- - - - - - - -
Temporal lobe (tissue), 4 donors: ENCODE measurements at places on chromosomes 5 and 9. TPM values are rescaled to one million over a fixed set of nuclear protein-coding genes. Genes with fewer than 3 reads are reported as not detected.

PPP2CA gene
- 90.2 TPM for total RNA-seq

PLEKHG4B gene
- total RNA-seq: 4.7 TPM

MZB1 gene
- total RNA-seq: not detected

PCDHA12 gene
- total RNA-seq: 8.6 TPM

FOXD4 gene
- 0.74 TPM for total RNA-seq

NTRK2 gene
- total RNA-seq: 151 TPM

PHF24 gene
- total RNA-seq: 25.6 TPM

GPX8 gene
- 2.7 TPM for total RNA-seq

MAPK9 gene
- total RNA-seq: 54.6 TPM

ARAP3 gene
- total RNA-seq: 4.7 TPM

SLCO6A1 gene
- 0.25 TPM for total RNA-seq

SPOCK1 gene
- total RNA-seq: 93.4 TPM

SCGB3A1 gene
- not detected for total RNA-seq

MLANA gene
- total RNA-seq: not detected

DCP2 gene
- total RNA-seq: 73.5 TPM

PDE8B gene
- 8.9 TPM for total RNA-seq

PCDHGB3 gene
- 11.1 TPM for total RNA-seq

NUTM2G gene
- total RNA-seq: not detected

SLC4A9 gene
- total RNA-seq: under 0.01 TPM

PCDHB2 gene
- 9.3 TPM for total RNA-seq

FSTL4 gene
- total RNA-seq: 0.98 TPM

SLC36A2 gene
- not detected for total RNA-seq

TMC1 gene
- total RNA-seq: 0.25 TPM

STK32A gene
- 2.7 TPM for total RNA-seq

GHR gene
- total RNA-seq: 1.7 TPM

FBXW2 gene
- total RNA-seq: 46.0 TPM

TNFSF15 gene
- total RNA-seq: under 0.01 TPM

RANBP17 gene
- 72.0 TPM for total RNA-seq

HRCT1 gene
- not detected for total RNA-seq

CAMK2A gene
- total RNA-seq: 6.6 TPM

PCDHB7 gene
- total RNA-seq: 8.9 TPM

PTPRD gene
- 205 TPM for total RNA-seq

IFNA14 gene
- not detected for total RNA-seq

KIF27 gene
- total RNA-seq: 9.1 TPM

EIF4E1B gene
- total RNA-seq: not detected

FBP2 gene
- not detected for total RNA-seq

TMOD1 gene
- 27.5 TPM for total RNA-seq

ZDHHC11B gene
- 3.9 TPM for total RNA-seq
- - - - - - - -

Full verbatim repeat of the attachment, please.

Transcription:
Temporal lobe (tissue), 4 donors: ENCODE measurements at places on chromosomes 5 and 9. TPM values are rescaled to one million over a fixed set of nuclear protein-coding genes. Genes with fewer than 3 reads are reported as not detected.

PPP2CA gene
- 90.2 TPM for total RNA-seq

PLEKHG4B gene
- total RNA-seq: 4.7 TPM

MZB1 gene
- total RNA-seq: not detected

PCDHA12 gene
- total RNA-seq: 8.6 TPM

FOXD4 gene
- 0.74 TPM for total RNA-seq

NTRK2 gene
- total RNA-seq: 151 TPM

PHF24 gene
- total RNA-seq: 25.6 TPM

GPX8 gene
- 2.7 TPM for total RNA-seq

MAPK9 gene
- total RNA-seq: 54.6 TPM

ARAP3 gene
- total RNA-seq: 4.7 TPM

SLCO6A1 gene
- 0.25 TPM for total RNA-seq

SPOCK1 gene
- total RNA-seq: 93.4 TPM

SCGB3A1 gene
- not detected for total RNA-seq

MLANA gene
- total RNA-seq: not detected

DCP2 gene
- total RNA-seq: 73.5 TPM

PDE8B gene
- 8.9 TPM for total RNA-seq

PCDHGB3 gene
- 11.1 TPM for total RNA-seq

NUTM2G gene
- total RNA-seq: not detected

SLC4A9 gene
- total RNA-seq: under 0.01 TPM

PCDHB2 gene
- 9.3 TPM for total RNA-seq

FSTL4 gene
- total RNA-seq: 0.98 TPM

SLC36A2 gene
- not detected for total RNA-seq

TMC1 gene
- total RNA-seq: 0.25 TPM

STK32A gene
- 2.7 TPM for total RNA-seq

GHR gene
- total RNA-seq: 1.7 TPM

FBXW2 gene
- total RNA-seq: 46.0 TPM

TNFSF15 gene
- total RNA-seq: under 0.01 TPM

RANBP17 gene
- 72.0 TPM for total RNA-seq

HRCT1 gene
- not detected for total RNA-seq

CAMK2A gene
- total RNA-seq: 6.6 TPM

PCDHB7 gene
- total RNA-seq: 8.9 TPM

PTPRD gene
- 205 TPM for total RNA-seq

IFNA14 gene
- not detected for total RNA-seq

KIF27 gene
- total RNA-seq: 9.1 TPM

EIF4E1B gene
- total RNA-seq: not detected

FBP2 gene
- not detected for total RNA-seq

TMOD1 gene
- 27.5 TPM for total RNA-seq

ZDHHC11B gene
- 3.9 TPM for total RNA-seq